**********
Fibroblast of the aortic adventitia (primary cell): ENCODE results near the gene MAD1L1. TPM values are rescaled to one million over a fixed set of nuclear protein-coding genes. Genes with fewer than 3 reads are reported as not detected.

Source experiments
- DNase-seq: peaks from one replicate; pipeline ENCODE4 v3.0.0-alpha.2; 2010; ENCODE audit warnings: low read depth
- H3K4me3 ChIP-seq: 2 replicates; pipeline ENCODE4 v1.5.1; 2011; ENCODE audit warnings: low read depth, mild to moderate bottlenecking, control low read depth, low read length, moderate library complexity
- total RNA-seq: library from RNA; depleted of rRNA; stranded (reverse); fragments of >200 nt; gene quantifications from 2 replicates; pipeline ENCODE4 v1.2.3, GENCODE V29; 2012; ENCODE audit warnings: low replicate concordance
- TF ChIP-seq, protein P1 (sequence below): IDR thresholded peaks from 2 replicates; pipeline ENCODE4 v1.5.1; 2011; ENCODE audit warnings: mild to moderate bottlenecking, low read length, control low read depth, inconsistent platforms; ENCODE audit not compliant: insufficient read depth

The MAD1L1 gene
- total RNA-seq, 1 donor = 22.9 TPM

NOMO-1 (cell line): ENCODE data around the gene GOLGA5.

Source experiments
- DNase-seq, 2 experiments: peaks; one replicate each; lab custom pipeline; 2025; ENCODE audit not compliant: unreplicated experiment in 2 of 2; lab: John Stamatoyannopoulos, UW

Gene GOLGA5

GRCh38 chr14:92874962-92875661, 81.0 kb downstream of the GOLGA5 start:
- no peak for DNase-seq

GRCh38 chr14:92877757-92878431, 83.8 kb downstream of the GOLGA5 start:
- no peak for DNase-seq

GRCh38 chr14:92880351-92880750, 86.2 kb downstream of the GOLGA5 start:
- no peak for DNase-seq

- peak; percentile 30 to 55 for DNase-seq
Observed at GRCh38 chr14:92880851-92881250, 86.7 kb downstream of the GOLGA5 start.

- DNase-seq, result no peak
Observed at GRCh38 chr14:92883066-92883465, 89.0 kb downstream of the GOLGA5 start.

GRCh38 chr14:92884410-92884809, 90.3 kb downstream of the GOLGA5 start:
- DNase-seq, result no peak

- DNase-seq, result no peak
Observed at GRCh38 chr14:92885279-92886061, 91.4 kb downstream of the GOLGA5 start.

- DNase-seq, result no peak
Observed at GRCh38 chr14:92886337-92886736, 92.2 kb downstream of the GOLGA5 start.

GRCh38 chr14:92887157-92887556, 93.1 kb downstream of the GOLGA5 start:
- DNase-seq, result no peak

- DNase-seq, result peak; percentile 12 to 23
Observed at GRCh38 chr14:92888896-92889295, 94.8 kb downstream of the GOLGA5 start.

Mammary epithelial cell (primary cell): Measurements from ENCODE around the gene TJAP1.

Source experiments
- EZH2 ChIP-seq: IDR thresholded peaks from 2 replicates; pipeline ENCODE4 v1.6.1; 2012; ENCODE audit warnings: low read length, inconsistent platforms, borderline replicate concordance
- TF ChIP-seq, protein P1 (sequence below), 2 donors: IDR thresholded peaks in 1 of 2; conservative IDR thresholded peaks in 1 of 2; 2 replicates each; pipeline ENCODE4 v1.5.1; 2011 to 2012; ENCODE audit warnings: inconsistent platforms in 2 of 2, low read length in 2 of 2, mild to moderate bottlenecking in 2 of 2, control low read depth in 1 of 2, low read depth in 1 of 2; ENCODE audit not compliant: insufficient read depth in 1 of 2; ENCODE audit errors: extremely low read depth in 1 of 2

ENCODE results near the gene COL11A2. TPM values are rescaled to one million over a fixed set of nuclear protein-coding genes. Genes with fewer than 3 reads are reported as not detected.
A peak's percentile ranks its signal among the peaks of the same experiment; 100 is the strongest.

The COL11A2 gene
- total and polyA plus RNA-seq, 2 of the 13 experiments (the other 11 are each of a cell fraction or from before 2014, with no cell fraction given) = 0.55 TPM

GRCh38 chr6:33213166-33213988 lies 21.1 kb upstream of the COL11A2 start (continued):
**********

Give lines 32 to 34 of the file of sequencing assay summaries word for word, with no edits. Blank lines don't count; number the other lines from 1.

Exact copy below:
Observed at GRCh38 chr14:92888896-92889295, 94.8 kb downstream of the GOLGA5 start.

Mammary epithelial cell (primary cell): Measurements from ENCODE around the gene TJAP1.

Source experiments